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"Stop shaming women." Jameela Jamil took on Avon for their cellulite-shaming ads, and won.

Avon has apologised and removed an ad that claimed dimples were cute on the face, but not on the thighs.

The apology follows the public-shaming of the advertisement by The Good Place actress and body positivity advocate Jameela Jamil.

Responding to the original advertisement on Twitter, the 32-year-old wrote: “And yet EVERYONE has dimples on their thighs, I do, you do, and the CLOWNS at Avon certainly do. Stop shaming women about age, gravity and cellulite. They’re inevitable, completely normal things. To make us fear them and try to “fix”them, is to literally set us up for failure.”

She later posted an image of another advertisement by Avon, pointing out the hypocrisy of the message, which implied “every body is beautiful” whilst simultaneously marketing cellulite products.

“Every body is beautiful, unless they have any “flaws” I guess. What a gross abuse of the body positive movement. I want you all to look out for this constant manipulation. Once you see it, you can’t unsee it. It’s everywhere. You are constantly being manipulated to self hate,” she wrote.

Hours later, Avon apologised for, and deleted, the advertisements.

“Hi Jameela, we completely understand where you’re coming from. We realize that we missed the mark with this messaging. We have removed this messaging from all future marketing materials. We fully support our community in loving their bodies and feel confident in their own skin,” they responded to Jamil.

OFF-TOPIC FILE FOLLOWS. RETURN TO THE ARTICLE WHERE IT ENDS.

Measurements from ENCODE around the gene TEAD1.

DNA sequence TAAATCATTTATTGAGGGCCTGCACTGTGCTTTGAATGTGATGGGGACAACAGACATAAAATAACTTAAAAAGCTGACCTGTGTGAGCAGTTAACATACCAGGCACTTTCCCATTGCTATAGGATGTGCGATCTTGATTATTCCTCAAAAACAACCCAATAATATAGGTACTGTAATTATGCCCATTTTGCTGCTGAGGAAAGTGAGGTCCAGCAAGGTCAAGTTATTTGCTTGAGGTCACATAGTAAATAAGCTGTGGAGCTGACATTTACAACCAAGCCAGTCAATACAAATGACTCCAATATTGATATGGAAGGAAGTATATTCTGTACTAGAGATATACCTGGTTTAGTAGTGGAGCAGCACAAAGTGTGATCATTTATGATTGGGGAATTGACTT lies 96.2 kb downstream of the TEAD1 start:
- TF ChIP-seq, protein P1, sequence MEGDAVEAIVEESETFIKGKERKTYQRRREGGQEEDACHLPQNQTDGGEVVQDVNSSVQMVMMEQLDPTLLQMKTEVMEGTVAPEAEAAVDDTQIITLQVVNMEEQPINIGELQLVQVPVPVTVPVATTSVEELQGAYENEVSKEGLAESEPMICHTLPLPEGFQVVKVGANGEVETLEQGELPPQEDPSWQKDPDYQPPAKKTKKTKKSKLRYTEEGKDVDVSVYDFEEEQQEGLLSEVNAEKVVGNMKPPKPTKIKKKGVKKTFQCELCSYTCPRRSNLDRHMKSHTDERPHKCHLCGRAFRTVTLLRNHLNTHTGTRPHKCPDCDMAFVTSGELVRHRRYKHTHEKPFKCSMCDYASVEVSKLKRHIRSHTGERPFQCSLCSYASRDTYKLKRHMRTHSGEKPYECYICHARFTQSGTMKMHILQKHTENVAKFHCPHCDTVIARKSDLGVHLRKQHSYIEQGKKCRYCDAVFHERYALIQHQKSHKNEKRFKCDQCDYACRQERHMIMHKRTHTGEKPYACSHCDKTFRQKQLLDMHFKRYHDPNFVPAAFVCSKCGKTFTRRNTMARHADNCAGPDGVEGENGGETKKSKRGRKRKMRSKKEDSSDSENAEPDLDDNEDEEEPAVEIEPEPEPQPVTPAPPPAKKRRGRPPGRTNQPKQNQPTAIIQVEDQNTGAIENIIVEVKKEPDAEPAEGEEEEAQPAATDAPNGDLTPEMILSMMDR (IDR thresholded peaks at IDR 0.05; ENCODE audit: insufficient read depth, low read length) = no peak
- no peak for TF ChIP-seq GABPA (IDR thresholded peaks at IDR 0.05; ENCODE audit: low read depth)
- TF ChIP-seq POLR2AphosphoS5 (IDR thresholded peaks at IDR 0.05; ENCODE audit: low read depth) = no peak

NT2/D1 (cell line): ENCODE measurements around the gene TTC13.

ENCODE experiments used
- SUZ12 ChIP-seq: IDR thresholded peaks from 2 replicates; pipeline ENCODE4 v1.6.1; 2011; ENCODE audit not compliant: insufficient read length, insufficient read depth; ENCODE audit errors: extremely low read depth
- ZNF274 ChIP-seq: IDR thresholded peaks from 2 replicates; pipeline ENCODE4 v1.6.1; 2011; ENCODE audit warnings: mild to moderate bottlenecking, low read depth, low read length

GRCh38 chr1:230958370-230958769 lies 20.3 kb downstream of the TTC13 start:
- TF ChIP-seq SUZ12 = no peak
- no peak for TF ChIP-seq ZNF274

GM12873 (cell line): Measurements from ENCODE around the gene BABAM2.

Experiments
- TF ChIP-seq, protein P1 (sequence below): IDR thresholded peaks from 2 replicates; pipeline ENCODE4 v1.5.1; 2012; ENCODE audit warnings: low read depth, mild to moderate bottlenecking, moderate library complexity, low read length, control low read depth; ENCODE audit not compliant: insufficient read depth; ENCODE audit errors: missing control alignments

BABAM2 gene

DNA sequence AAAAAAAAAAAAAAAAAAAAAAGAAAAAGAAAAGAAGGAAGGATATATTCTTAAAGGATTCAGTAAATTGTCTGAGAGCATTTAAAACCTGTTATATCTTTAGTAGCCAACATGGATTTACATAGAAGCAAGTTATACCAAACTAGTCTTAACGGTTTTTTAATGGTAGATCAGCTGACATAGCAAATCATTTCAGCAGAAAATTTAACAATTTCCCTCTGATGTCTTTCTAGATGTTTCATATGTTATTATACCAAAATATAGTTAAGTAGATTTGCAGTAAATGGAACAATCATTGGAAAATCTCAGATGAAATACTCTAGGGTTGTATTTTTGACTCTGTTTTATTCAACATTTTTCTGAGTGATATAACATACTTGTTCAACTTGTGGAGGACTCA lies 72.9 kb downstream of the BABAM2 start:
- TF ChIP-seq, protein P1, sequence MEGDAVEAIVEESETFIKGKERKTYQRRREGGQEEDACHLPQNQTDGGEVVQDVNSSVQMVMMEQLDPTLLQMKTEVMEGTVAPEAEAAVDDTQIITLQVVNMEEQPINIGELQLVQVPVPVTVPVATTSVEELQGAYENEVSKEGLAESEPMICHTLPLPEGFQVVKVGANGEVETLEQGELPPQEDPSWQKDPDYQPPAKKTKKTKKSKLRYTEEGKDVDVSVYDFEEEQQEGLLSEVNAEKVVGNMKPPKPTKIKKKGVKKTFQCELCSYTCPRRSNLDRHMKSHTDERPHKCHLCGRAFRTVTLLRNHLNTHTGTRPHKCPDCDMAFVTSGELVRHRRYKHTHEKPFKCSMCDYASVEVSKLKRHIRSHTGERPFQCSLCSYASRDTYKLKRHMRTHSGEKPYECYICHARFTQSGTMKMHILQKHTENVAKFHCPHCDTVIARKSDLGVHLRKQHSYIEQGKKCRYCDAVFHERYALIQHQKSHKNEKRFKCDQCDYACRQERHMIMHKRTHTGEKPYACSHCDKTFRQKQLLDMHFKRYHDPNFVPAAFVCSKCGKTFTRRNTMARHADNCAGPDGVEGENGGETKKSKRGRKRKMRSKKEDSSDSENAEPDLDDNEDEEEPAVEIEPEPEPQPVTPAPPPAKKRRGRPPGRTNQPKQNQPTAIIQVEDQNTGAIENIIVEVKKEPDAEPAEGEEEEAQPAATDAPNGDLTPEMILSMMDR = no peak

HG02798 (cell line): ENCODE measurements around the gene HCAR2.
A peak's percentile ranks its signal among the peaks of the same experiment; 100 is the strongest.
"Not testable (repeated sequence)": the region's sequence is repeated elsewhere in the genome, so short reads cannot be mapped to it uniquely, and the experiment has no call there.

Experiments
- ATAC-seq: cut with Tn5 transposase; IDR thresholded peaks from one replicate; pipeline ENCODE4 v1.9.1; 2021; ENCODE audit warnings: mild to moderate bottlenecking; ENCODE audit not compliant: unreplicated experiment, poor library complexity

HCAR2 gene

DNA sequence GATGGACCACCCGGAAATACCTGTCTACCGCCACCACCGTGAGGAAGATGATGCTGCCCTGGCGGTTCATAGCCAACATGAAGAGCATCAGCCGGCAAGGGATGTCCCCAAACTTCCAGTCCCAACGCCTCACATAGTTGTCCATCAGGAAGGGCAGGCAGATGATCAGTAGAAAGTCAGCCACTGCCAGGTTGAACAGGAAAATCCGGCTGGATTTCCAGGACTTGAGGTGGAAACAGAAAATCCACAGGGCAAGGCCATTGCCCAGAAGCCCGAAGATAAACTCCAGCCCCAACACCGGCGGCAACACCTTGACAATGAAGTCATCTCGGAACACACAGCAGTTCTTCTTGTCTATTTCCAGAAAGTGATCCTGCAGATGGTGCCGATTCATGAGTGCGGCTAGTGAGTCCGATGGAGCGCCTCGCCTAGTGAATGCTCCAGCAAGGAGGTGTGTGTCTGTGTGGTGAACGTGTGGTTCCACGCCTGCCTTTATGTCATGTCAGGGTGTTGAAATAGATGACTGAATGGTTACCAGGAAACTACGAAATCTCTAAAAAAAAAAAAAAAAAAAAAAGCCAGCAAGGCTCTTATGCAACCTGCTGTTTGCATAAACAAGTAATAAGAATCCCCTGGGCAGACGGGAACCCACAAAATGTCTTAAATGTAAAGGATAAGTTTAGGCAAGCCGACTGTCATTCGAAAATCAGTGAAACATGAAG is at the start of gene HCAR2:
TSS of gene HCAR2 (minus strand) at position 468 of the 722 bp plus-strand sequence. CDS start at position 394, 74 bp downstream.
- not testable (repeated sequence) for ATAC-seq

The actress is well-known for her brave body positivity activism, and applauded Avon for taking responsibility and learning from their mistake.

Earlier this year, Jamil revealed that she struggled with body image as a teenager.

She shared in a tweet that she had a “horror” experience with weight-loss products that can be bought over the internet.

“I used them as a teen and my digestive system, metabolism, thyroid and kidneys were damaged for over a decade,” she wrote.

“My mental health didn’t fare well either.”

In early 2018, Jamil started an Instagram account called iWeigh, which aims to encourage women to place value on all their accomplishments rather than their bodies.

The crowdsourced account invites Instagram users to submit pictures of themselves, sharing how they measure themselves in ways besides their weight.

The account’s inaugural post was one of Jameela herself, listing her “weight” as her accomplishments, her happy relationships, her career and her life experiences.

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